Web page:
You need to clarify whether it is high fashion or commercial looks or else you are wasting your money. If you want to model with intensions of making money you have to find where your “type” fits the mold. There is an investment of money in a model’s career, especially in the early stages, so the investment should be a worthy one where the photographs will qualify by the industry’s standards and get the model hired to their appropriate type of work suited for the model in the market area that they will work. It’s one thing for a new photographer to need their own experience with working with models to negotiate the terms where maybe the model pays for some of the prints, but paying hundreds of dollars for a service from a photographer who may not necessarily provide the appropriately needed kinds of photography a model really needs in their book is a costly mistake on the model’s behalf.

Not all photos are the correct quality and type of print that may be needed for a particular model. For example, a commercial-type model really has “no use” for editorial-style photographs in their portfolio when they are not an editorial fashion model. The photos may impress the model, their friends, and even that photographer, but it won’t get them hired commercially at their agency. Not all models are high fashion models. Not all models are catalog models. Models must remember that there are so many people who want to be models and the industry has its’ scammers and less scrupulous individuals who just want your money or really are just clueless to what the modeling industry is looking for. They are the type of people who are like salespeople and just say what they think a model wants to hear just so they can get their money or to just meet and be around many young models (even when they know they’ll probably never get the kind of work the new model desires (ex. Victoria Secret caliber).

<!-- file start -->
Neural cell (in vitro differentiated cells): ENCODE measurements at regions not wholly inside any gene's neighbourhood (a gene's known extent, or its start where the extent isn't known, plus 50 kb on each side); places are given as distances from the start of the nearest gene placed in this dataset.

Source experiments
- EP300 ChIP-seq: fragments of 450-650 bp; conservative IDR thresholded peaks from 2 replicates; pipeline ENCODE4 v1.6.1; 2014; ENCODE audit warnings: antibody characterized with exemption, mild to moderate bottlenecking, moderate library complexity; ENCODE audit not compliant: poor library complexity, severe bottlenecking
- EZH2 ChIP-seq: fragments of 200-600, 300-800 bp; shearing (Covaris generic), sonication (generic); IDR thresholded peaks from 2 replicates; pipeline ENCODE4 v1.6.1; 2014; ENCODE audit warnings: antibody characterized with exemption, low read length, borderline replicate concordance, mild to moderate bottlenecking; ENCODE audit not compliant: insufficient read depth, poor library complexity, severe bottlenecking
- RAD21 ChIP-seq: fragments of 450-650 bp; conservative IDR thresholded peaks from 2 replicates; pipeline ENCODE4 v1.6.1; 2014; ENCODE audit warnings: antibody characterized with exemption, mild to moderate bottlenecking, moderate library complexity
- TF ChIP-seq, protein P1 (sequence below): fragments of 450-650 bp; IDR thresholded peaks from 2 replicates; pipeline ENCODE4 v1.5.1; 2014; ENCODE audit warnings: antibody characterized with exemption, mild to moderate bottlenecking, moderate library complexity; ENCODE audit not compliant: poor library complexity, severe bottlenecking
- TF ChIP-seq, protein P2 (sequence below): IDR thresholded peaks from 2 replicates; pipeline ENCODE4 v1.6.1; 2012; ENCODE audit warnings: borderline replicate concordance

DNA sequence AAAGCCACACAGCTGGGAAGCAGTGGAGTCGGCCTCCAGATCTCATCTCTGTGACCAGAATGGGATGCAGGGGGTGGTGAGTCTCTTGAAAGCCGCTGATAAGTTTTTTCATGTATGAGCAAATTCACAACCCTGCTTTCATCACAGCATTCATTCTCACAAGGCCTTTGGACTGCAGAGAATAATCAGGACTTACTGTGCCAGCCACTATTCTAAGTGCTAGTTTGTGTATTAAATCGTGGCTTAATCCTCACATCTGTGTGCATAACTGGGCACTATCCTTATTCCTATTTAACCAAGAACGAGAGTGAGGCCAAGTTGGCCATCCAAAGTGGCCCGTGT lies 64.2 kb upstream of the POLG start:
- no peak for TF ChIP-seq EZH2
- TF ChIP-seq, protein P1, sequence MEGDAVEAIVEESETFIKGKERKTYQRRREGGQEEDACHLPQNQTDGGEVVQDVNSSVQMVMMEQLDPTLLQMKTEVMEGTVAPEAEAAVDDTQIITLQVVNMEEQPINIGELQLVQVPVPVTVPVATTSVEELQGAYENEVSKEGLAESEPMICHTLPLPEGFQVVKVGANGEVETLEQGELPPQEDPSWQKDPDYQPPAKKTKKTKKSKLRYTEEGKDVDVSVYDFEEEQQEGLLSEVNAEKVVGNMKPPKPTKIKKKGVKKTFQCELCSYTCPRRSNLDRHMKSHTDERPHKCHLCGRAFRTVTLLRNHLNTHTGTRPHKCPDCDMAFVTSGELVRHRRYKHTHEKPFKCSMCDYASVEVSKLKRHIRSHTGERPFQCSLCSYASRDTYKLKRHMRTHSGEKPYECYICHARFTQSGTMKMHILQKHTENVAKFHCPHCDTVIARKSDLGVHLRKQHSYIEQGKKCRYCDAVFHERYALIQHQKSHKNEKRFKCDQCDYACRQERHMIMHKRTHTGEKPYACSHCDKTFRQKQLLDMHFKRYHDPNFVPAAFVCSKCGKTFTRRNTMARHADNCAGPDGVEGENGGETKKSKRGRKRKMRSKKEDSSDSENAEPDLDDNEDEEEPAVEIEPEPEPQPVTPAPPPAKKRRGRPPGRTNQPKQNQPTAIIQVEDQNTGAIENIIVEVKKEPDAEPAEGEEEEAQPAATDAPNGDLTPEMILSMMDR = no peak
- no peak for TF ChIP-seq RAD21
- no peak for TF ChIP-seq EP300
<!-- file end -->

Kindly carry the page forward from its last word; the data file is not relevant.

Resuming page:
So, testing is very important for a new model that wants to be hired for photographic work, and it’s important to test regularly to keep portfolios updated especially with multiple photographers, but guidance or research is necessary if a model isn’t as experienced with what they need in their portfolio or on their comp card to be hired. A picture may appear great to the model and their family, but it will perhaps be critiqued more objectively by the modeling industry or potential clients. Granted, many pictures are subject to different opinions even within the modeling industry, but let the professionals be the guide. This is where the modeling agency is the “model’s guide” provided that the modeling agency is reputable and not solely affiliated with just one photographer where they both make money on new models (a.k.a. getting kick-backs).

Photographers are artists, but they need to make money, too. That’s the business. It’s the decision that they choose about how they make their money that can lead to crossing the fine line regarding what is ethically in the best interest of the model. Ideally, the photographer and modeling agency get a large portion of their income from “clients” who use the models and pay them…not money from the models. Unless there is a really great explanation of why a full-time photographer affiliated with a modeling agency has few clients in their portfolio the model should beware. Where are they making their money from? Is their income from fees and photo sessions from models only? (Hope they can help you make money, too.)